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The icon I bought in 1992.

“This world deceives even the wise with its appearance, for at times it appears desirable. It even offers benefits and treasures for loan, but in the day of death it will take them back and give in return torment incomparably greater than our sins. for a short while will it let us sin, but as a reward it will give us eternal darkness.
Righteous art Thou, O Lord, and righteous is thy judgement that condemns the world and those who love it! therefore do I pray Thee that thy right hand which pulled Simon out of the sea might also pull me out of the waves and the tumult of this world that rise up against me. I have become mired in filth; the waters of the world are drowning me, they do not let me break loose to catch my breath. May Thy Cross, O Lord, be my staff and my support on the path along which I walk.” ~ A Spiritual Psalter from the works of our Holy Father Ephraim the Syrian

In a sense, my conversion occurred through the lens of Orthodoxy – especially via a now controversial section of “The Catechism of the Catholic Church.” Of Orthodoxy, Blessed Fr. Seraphim Rose wrote: “…

[it] does not follow the philosophy of the age, because it has its own philosophy based on revelation…Our philosophy is not of this world, and it is the answer to the vain speculations of modern man!” For this very reason, critics of the Catholic Church, including many from within, have loudly, and repeatedly, said: “It’s time we dropped the unhelpful, judgmental language of intrinsic and objective disorder when respectfully trying to determine appropriate laws and policies for all people who want to support and nurture each other and their children.” Then, neo-gay Catholics, who you think would take a different stance, have argued: “The Church has to be clear with respect to ‘what is the nature of homosexuality itself,’ but can’t make a pronouncement on whether it is a mental disorder, for example.”* This reluctance to comprehend, accept, or fully acknowledge this teaching reveals a deeper problem; again, from Fr. Seraphim: “Once you accept the revelation [of the Gospel], then of course you are much more responsible than anyone else. A person who accepts the revelation of God come in the flesh and then does not live according to it – he is much worse off than any pagan priest or the like.” And, this stubbornness has everything to do with the Truth; and, I understand that especially for the young – the spiritual journey can be an arduous and fraught-filled experience, only – Fr. Seraphim wrote in his book “God’s Revelation to the Human Heart” that: “…a person must be in the religious search not for the sake of religious experiences, which can deceive, but for the sake of Truth.” Now, for whatever reason, whether it’s political, social, or intensely personal – those who deny, speak against, or even equivocate the Truth are attempting to recreate the Church (God) in their own image. I get that mentality too.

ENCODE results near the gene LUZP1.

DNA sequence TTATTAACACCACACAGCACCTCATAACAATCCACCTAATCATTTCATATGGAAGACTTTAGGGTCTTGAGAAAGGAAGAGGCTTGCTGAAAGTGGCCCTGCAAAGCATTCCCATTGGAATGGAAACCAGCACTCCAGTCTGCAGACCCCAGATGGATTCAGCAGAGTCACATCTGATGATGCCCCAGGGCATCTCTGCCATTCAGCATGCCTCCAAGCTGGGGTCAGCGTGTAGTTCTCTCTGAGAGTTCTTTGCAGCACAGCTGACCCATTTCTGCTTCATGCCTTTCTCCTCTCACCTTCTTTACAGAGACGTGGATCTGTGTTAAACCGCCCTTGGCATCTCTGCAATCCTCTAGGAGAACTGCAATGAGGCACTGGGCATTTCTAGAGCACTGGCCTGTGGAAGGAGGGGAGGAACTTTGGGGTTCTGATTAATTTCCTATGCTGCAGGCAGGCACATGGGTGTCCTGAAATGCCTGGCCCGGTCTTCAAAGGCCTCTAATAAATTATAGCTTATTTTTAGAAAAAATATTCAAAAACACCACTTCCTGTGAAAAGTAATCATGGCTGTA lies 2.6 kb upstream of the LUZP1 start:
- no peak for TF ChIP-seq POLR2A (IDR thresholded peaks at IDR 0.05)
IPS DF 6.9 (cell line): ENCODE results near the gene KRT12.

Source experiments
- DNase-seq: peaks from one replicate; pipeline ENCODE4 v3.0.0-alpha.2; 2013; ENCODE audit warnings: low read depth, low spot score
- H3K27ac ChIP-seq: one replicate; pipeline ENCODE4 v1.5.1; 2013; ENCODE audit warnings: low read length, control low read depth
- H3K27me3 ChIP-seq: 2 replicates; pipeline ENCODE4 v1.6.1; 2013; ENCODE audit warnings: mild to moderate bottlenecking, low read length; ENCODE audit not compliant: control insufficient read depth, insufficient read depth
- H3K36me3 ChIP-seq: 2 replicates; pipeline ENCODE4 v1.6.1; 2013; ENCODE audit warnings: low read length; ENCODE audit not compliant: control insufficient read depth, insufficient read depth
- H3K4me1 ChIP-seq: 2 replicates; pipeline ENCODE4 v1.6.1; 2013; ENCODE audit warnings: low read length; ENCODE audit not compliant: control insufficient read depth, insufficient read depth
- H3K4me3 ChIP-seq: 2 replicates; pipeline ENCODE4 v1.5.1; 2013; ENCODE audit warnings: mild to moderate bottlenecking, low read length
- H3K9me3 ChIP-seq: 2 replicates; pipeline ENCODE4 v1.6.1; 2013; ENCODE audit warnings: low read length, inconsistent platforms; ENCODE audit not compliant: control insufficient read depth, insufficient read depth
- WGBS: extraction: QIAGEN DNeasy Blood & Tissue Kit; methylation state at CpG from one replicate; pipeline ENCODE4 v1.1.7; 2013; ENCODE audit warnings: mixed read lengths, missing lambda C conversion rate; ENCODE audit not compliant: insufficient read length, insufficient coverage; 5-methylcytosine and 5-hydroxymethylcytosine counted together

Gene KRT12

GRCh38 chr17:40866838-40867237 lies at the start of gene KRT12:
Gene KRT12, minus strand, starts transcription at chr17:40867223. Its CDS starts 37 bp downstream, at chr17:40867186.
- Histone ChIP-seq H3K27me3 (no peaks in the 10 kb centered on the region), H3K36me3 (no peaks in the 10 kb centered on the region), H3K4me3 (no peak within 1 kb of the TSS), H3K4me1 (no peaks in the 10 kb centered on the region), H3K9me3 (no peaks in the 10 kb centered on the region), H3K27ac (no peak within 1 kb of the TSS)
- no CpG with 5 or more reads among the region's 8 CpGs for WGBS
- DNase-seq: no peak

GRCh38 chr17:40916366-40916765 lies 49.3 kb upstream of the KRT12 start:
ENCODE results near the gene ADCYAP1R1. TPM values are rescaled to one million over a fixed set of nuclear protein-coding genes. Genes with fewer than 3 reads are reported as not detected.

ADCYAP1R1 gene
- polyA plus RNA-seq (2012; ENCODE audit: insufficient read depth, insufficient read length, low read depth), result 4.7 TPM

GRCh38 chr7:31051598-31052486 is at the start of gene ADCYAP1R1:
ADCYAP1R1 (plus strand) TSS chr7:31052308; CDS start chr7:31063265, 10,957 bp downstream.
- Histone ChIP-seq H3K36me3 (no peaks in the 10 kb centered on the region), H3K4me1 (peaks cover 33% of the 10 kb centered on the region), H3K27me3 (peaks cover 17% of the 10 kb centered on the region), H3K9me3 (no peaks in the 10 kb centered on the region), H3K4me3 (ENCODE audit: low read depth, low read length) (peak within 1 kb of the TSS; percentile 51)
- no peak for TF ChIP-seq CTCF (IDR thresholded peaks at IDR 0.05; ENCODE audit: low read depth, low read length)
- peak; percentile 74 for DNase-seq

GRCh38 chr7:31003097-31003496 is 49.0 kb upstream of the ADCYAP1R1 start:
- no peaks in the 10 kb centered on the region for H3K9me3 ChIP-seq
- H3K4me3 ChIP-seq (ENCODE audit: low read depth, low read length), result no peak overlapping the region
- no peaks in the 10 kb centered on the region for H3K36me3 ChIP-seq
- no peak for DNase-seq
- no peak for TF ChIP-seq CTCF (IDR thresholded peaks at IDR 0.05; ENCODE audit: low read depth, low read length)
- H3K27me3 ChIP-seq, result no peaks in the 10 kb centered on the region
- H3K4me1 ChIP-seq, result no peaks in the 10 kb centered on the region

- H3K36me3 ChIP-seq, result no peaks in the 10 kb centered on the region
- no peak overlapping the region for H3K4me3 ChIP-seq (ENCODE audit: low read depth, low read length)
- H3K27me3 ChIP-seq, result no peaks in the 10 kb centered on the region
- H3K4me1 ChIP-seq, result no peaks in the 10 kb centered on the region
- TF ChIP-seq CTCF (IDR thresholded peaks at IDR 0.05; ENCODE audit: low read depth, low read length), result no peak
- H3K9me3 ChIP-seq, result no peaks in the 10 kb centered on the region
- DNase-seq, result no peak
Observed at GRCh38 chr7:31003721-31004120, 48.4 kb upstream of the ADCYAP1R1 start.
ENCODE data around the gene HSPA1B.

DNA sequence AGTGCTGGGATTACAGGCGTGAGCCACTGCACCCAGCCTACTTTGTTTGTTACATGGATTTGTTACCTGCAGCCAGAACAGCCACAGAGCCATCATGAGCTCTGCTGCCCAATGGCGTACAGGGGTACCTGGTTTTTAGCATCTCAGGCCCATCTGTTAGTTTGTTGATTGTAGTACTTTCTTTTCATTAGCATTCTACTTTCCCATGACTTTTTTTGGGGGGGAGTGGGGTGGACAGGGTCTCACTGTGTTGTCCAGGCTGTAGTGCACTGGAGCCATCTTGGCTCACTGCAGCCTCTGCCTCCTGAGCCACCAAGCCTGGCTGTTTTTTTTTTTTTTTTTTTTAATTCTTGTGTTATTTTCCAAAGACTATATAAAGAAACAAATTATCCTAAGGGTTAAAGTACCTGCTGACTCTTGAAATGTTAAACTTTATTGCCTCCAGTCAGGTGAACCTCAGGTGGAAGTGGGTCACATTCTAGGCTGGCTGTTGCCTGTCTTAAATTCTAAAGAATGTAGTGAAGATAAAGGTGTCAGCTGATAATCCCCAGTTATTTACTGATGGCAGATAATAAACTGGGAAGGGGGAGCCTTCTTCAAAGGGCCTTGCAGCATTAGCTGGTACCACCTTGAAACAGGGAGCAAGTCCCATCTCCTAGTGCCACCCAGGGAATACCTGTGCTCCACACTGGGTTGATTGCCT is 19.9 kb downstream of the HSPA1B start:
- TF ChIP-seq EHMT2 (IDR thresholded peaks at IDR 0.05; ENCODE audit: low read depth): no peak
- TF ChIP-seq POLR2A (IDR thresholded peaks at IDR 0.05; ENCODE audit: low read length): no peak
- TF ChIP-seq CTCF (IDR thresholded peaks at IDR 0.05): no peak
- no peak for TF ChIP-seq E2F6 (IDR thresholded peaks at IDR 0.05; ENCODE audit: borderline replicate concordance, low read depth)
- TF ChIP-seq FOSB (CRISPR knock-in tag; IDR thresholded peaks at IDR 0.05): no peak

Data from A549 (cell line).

For some inexplicable reason, when I was in the very depths of the gay lifestyle and pornography – I bought an ancient Russian icon of Our Lady and the Christ Child; at the time, (around 1992) I was studying Medieval Art and strangely found icons fascinating – in an archaic sort of way. I kept it with me for many years, when I switched boyfriends on an almost weekly basis – I continued to drag it from place to place; when my life got really dark – I threw a bunch of things into a box: stuff I considered no longer important, and left it behind at my parent’s house. Only, I guess it was still important. When I thoroughly crashed and burned, I pulled it out of exile. It was a still incomprehensible image – yet it spoke to me; now, I could listen and understand. Before, I had done exactly what Fr. Seraphim had warned against: what he referred to as “chiliasm:” a warping of religion to suit the modern age in order to eventually bring about ultimate human contentment on Earth; in my own little word – I discovered my “Personal Jesus:” eventually, he turned into me, as, like Shirley MacLaine, I discovered that “I am God.” At that heady point – nothing was off limits, and I allied myself with other gods– specifically the devil. Then, I began to reform creation into my image – in 1999, the year of my conversion, through pornography – I pictured myself as a new icon. This penchant for over self-aggrandizement has been fully realized in the contemporary obsession with the selfie – hence the international celebrity of reality-star Kim Kardashian whose sole claim to fame firmly rests within an unshakable belief in her own greatness.

This sort of cult around the me-god is expected in the purely material world – but sadly it has made major inroads in the spiritual; for instance, the young Catholic man who says: “…[the Church] can’t make a pronouncement.” When we start saying what the Church can and “can’t” do – we have inserted ourselves far too thoroughly into the equation. Therefore, we are making ourselves into a god.

* From “The Compendium of the Traditional Catechism of the Catholic Church: Approved by His Excellency Bishop Fernando Areas Rifan from Campos Brazil:” “It is highly unlikely that homosexuality is acquired in an hereditary or genetic way. Homosexuality is likely a psychological disorder that very well might be accentuated with external influence and environmental factors…” The Catechism itself states: “Its psychological genesis remains largely unexplained.” Make a special note: “psychological genesis.”